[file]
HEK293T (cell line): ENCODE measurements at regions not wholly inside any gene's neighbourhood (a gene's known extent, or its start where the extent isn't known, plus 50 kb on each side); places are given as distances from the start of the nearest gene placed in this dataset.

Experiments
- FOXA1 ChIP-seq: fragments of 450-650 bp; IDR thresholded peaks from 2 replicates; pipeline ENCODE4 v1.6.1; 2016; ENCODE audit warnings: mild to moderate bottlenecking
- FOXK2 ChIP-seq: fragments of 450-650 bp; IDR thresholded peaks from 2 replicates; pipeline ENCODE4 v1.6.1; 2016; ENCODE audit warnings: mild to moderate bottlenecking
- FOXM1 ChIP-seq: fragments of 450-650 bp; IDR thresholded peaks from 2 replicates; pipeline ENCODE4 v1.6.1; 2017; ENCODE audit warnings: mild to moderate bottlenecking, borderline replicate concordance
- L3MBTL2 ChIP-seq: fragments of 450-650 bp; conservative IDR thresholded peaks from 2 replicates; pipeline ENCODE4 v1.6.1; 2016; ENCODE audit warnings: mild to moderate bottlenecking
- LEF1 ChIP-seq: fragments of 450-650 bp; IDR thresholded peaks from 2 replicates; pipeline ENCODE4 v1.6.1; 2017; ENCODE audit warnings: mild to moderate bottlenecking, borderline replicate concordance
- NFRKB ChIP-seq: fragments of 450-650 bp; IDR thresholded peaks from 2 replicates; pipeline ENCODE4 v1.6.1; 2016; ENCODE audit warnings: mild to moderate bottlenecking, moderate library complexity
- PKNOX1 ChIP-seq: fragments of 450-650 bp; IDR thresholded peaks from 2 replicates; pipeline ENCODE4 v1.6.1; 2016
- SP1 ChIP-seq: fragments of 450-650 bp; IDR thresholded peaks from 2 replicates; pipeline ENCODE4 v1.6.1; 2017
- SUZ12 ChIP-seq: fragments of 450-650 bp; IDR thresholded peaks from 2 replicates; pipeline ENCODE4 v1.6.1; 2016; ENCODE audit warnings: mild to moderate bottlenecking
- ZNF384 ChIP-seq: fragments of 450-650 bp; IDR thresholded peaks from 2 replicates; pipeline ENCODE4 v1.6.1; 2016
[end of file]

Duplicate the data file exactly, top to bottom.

HEK293T (cell line): ENCODE measurements at regions not wholly inside any gene's neighbourhood (a gene's known extent, or its start where the extent isn't known, plus 50 kb on each side); places are given as distances from the start of the nearest gene placed in this dataset.

Experiments
- FOXA1 ChIP-seq: fragments of 450-650 bp; IDR thresholded peaks from 2 replicates; pipeline ENCODE4 v1.6.1; 2016; ENCODE audit warnings: mild to moderate bottlenecking
- FOXK2 ChIP-seq: fragments of 450-650 bp; IDR thresholded peaks from 2 replicates; pipeline ENCODE4 v1.6.1; 2016; ENCODE audit warnings: mild to moderate bottlenecking
- FOXM1 ChIP-seq: fragments of 450-650 bp; IDR thresholded peaks from 2 replicates; pipeline ENCODE4 v1.6.1; 2017; ENCODE audit warnings: mild to moderate bottlenecking, borderline replicate concordance
- L3MBTL2 ChIP-seq: fragments of 450-650 bp; conservative IDR thresholded peaks from 2 replicates; pipeline ENCODE4 v1.6.1; 2016; ENCODE audit warnings: mild to moderate bottlenecking
- LEF1 ChIP-seq: fragments of 450-650 bp; IDR thresholded peaks from 2 replicates; pipeline ENCODE4 v1.6.1; 2017; ENCODE audit warnings: mild to moderate bottlenecking, borderline replicate concordance
- NFRKB ChIP-seq: fragments of 450-650 bp; IDR thresholded peaks from 2 replicates; pipeline ENCODE4 v1.6.1; 2016; ENCODE audit warnings: mild to moderate bottlenecking, moderate library complexity
- PKNOX1 ChIP-seq: fragments of 450-650 bp; IDR thresholded peaks from 2 replicates; pipeline ENCODE4 v1.6.1; 2016
- SP1 ChIP-seq: fragments of 450-650 bp; IDR thresholded peaks from 2 replicates; pipeline ENCODE4 v1.6.1; 2017
- SUZ12 ChIP-seq: fragments of 450-650 bp; IDR thresholded peaks from 2 replicates; pipeline ENCODE4 v1.6.1; 2016; ENCODE audit warnings: mild to moderate bottlenecking
- ZNF384 ChIP-seq: fragments of 450-650 bp; IDR thresholded peaks from 2 replicates; pipeline ENCODE4 v1.6.1; 2016